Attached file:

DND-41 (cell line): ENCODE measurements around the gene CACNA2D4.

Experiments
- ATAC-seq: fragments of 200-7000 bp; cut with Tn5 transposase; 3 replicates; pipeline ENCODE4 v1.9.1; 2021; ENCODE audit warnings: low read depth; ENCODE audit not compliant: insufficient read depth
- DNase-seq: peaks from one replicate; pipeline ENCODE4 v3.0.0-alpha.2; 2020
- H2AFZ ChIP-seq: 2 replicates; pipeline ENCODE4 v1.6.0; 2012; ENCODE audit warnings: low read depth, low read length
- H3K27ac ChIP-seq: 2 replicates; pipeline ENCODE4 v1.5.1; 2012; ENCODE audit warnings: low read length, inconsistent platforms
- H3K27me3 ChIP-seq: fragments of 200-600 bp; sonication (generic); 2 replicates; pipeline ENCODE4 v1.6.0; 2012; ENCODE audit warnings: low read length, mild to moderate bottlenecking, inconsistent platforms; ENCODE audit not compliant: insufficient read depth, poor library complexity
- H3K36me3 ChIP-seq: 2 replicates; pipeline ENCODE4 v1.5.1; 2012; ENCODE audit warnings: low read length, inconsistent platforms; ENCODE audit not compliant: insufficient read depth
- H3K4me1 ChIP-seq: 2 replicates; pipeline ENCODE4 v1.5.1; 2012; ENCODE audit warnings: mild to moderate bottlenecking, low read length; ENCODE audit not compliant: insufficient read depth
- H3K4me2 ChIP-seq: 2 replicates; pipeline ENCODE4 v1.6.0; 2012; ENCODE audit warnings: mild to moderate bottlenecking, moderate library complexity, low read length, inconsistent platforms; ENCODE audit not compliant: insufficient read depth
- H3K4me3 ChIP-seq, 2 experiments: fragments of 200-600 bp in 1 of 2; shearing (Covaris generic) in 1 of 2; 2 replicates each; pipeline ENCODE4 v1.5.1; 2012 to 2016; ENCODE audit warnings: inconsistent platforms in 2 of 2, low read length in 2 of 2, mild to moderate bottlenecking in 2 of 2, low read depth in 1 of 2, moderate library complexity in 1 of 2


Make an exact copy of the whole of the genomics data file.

DND-41 (cell line): ENCODE measurements around the gene CACNA2D4.

Experiments
- ATAC-seq: fragments of 200-7000 bp; cut with Tn5 transposase; 3 replicates; pipeline ENCODE4 v1.9.1; 2021; ENCODE audit warnings: low read depth; ENCODE audit not compliant: insufficient read depth
- DNase-seq: peaks from one replicate; pipeline ENCODE4 v3.0.0-alpha.2; 2020
- H2AFZ ChIP-seq: 2 replicates; pipeline ENCODE4 v1.6.0; 2012; ENCODE audit warnings: low read depth, low read length
- H3K27ac ChIP-seq: 2 replicates; pipeline ENCODE4 v1.5.1; 2012; ENCODE audit warnings: low read length, inconsistent platforms
- H3K27me3 ChIP-seq: fragments of 200-600 bp; sonication (generic); 2 replicates; pipeline ENCODE4 v1.6.0; 2012; ENCODE audit warnings: low read length, mild to moderate bottlenecking, inconsistent platforms; ENCODE audit not compliant: insufficient read depth, poor library complexity
- H3K36me3 ChIP-seq: 2 replicates; pipeline ENCODE4 v1.5.1; 2012; ENCODE audit warnings: low read length, inconsistent platforms; ENCODE audit not compliant: insufficient read depth
- H3K4me1 ChIP-seq: 2 replicates; pipeline ENCODE4 v1.5.1; 2012; ENCODE audit warnings: mild to moderate bottlenecking, low read length; ENCODE audit not compliant: insufficient read depth
- H3K4me2 ChIP-seq: 2 replicates; pipeline ENCODE4 v1.6.0; 2012; ENCODE audit warnings: mild to moderate bottlenecking, moderate library complexity, low read length, inconsistent platforms; ENCODE audit not compliant: insufficient read depth
- H3K4me3 ChIP-seq, 2 experiments: fragments of 200-600 bp in 1 of 2; shearing (Covaris generic) in 1 of 2; 2 replicates each; pipeline ENCODE4 v1.5.1; 2012 to 2016; ENCODE audit warnings: inconsistent platforms in 2 of 2, low read length in 2 of 2, mild to moderate bottlenecking in 2 of 2, low read depth in 1 of 2, moderate library complexity in 1 of 2